Walk into the Mystery section of Powell's and mention that you are looking for
a gritty, compelling, and downright cool crime novelist, somebody in the ranks
, and quicker than you can blink there will be a novel by George
in your hands. It's a sad fact that Pelecanos's taut and urgent
narratives, razor sharp dialogue and astute characterizations have not made
him a household name. His books remind me of the best of the crime genre in
contemporary cinema, films like Tarantino's Jackie Brown
The Sweet Forever is Pelecanos's seventh novel and a belated sequel
to his debut novel King
Suckerman. As well as central players Marcus Clay and Dimitri Karras, there
are also cameos by characters from some of his other novels sprinkled throughout.
Firmly planted in the seedy underbelly of Washington DC in the mid-eighties,
The Sweet Forever portrays the ghetto neighborhoods that rely on drug runners
and pushers and the corrupt cops who stalk the streets in search of trouble
and "a little brown sugar action." Marcus and Dimitri witness the theft of a
bag of money intended for a local drug lord, after a car crashes in front of
Marcus's record store. Whether they like it or not, they are plunged into the
middle of an urban war that no one can hope to win. Pelecanos flawlessly creates
period details through references to music, sports heroes, and the narcotics
of choice. Complex character interactions light the kindling to a suspenseful
and inevitable climax. Pelecanos is not to be missed by any serious fan of the
crime genre. Georgie, Powells.com
Synopses & Reviews
A bold, brilliant tale of mystery, revenge, and survival in the 1980s, when cocaine and money ruled the city streets and even the good guys wanted a piece of the action.
It's March madness and the college boys are playing basketball on TV. But on the streets of D.C., the homeboys are dealing, dissing, dying. From behind plate glass, with an 80s backbeat pounding in his brain, Marcus Clay watches it all happen, and prays that he can make a go with his downtown record store. Then a car comes careening down U Street, and what Marcus sees next will plunge him into the middle of a war.
A drug runner is decapitated in the crash. A bystander--a white boy desperate to buy a woman's love--snatches a bag of cash from the wreck, and a prince of crime wants it back. For Marcus's buddy, Dimitri Karras, the mayhem is a chance to make a score. For a pair of dirty cops it's a chance to get free. And for dozens of lives swept up into the maelstrom, it's just another springtime in America's capital, where the game is played for keeps.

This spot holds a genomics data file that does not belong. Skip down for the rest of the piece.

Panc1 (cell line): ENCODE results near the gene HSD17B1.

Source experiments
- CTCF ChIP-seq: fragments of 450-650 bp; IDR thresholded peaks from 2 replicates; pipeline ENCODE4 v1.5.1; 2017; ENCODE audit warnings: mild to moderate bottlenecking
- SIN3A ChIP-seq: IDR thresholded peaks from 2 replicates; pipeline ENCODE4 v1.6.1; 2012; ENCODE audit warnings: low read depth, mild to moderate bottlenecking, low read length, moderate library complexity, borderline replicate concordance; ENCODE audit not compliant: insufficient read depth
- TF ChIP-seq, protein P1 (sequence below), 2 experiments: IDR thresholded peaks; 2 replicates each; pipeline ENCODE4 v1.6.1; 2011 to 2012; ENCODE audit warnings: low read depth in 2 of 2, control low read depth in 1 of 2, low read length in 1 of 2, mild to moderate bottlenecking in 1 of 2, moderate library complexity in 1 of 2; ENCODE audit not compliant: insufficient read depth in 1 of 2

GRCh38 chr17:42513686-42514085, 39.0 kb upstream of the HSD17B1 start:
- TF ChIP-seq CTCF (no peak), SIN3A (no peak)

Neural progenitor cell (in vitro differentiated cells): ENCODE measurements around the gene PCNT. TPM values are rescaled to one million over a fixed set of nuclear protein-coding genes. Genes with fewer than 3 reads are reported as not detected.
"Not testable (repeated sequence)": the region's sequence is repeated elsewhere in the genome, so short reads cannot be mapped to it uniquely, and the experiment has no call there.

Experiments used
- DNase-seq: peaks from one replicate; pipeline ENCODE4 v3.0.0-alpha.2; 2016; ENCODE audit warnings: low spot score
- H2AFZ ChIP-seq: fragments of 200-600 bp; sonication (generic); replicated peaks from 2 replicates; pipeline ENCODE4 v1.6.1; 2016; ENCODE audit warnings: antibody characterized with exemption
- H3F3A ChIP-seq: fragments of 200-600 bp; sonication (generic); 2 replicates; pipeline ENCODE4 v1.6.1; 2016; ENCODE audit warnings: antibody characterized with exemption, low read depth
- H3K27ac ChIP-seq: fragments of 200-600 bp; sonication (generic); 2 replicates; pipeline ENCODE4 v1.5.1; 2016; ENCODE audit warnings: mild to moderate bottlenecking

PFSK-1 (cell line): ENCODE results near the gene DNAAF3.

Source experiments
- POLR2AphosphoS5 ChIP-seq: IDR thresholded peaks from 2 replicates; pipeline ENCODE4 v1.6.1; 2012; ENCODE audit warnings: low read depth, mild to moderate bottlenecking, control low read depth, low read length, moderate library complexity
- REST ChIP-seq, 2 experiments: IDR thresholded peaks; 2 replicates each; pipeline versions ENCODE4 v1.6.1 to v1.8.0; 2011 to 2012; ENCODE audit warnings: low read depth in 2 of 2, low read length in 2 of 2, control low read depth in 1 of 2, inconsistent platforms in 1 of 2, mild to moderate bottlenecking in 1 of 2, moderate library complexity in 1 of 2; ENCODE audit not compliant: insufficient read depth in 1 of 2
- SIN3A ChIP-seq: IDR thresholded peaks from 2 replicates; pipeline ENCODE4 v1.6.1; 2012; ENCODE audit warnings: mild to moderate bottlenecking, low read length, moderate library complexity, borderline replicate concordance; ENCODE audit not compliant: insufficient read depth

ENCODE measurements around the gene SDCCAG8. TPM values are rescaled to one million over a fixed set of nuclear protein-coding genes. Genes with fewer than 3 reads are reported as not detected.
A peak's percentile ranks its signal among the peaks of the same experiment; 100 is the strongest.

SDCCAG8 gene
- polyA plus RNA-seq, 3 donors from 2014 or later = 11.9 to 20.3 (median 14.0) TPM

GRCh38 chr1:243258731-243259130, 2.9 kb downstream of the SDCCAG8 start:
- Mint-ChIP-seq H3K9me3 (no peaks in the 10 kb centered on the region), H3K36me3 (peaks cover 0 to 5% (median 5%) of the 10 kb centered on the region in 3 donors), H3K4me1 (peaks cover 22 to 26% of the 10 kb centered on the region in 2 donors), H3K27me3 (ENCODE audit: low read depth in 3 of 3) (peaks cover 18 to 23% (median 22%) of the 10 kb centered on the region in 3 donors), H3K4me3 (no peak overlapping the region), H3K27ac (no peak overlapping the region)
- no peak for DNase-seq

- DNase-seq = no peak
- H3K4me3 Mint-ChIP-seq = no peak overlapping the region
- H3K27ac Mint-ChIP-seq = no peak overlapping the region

"Most of all, the novel is a winner because Pelecanos is able to utilize
two stylistic brushes for his composition: a large one for fashioning the
novel's sweeping neo-epic scale, and a smaller one for the multitude of nuanced
character studies that populate his lavishly constructed canvas." Publishers
"For some time George P. Pelecanos has been the best-kept secret in crime
fiction maybe all fiction
.You can't put this book down or out of mind.
It is one of the best novels I have read in years." Michael Connelly, author
of Angels Flight
"One of the best crime novelists alive, George Pelecanos is an American original. The Sweet Forever...is a beautiful, brilliant book....Volcanic, violent, exhilarating." Dennis Lehane, author of Gone, Baby, Gone
Marcus Clay and Dimitri Karras want very much to mind their own business, but that's not the way their karmas crumble, as Pelecanos makes clear in this rousing, raunchy sequel to King Suckerman....the violence-averse should probably give a pass to this otherwise almost compulsively readable entertainer." Kirkus Reviews
One of the 1990s' rising stars of crime fiction delivers a bold, brilliant tale of mystery, revenge, and survival in the 1980s, when cocaine and money ruled the city streets and even the good guys wanted a piece of the action.
About the Author
George Pelecanos is the author of several highly praised and bestselling novels, including The Cut, What It Was, The Way Home, The Turnaround, and The Night Gardener. He is also an independent-film producer, an essayist, and the recipient of numerous international writing awards. He was a producer and Emmy-nominated writer for The Wire and currently writes for the acclaimed HBO series Treme. He lives in Maryland.